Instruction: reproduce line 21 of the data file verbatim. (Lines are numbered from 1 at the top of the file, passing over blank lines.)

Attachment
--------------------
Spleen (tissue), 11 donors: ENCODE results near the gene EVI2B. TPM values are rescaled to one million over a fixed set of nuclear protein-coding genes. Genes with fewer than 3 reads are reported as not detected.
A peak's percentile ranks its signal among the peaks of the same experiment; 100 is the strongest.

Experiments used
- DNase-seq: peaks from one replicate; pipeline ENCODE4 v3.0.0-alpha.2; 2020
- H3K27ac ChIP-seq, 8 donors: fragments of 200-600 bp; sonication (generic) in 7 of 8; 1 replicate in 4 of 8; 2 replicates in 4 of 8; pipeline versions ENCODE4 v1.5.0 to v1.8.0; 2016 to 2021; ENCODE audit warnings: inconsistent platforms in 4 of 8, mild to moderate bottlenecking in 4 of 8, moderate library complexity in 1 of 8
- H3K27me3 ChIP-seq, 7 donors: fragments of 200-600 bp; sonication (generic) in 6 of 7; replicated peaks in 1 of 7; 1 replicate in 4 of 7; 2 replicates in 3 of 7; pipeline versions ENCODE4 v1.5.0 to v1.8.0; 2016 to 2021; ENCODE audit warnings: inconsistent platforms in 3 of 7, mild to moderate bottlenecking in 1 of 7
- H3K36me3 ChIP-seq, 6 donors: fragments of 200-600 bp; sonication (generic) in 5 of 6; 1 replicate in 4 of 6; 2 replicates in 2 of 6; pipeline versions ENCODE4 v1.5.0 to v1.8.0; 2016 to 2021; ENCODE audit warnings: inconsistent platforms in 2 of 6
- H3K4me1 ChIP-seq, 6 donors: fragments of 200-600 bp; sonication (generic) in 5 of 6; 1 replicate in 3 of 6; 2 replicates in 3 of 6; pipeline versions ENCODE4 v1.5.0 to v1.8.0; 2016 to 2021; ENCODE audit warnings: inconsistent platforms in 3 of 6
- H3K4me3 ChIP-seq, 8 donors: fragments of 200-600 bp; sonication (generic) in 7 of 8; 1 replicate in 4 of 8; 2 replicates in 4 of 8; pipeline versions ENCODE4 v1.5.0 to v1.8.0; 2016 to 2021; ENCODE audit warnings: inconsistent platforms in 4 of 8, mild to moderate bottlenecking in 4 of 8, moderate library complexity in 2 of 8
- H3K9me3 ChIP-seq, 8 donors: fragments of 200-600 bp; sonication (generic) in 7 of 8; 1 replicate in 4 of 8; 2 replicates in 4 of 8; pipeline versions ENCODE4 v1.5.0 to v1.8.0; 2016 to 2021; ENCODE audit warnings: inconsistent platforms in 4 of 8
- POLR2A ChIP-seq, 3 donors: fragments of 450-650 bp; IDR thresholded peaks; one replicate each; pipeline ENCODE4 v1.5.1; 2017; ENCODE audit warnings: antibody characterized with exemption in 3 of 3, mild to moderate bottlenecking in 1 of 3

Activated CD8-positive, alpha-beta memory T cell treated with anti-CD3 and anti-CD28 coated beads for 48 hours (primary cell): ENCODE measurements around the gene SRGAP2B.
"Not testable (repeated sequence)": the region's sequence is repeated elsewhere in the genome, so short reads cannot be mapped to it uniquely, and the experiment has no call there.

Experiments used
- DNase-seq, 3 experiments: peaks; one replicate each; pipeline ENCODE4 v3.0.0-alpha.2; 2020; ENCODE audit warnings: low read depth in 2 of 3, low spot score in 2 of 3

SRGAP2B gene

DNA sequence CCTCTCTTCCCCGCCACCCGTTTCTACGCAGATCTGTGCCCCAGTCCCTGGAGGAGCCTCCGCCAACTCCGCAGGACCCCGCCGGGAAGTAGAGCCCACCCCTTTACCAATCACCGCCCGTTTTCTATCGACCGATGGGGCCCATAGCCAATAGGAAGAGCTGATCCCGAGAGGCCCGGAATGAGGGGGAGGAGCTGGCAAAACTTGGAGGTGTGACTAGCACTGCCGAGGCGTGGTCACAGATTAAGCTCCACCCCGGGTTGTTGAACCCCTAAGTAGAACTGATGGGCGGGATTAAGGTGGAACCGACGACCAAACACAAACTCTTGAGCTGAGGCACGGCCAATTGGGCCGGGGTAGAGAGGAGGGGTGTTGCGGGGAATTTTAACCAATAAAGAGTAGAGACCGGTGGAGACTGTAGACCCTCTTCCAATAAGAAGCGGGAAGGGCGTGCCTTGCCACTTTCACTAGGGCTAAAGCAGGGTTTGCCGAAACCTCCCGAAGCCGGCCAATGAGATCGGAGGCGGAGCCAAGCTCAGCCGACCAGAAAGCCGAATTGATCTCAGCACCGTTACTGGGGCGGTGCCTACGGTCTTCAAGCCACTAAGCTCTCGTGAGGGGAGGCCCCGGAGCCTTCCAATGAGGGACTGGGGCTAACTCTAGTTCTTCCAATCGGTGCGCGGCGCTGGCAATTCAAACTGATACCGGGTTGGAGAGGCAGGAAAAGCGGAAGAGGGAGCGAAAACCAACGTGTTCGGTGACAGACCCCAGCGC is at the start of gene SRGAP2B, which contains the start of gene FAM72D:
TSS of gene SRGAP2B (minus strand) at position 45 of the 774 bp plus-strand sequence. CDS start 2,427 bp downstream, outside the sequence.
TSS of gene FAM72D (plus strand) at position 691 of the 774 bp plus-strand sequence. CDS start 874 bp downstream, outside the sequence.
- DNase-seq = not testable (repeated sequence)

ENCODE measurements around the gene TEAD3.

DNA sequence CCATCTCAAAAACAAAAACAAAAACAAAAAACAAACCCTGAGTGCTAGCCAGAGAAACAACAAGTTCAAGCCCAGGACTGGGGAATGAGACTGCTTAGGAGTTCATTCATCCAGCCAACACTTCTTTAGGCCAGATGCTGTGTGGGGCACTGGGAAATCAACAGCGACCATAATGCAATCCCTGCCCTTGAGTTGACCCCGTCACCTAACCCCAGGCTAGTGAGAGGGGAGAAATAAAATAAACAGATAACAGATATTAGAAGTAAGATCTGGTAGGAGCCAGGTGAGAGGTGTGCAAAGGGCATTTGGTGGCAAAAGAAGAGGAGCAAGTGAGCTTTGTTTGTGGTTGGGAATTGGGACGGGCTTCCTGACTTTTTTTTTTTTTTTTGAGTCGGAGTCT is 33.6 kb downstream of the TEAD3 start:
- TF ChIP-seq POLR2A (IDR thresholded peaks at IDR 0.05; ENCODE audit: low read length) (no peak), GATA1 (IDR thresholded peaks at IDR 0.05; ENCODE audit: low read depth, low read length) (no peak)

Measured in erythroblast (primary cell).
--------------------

ENCODE measurements around the gene TEAD3.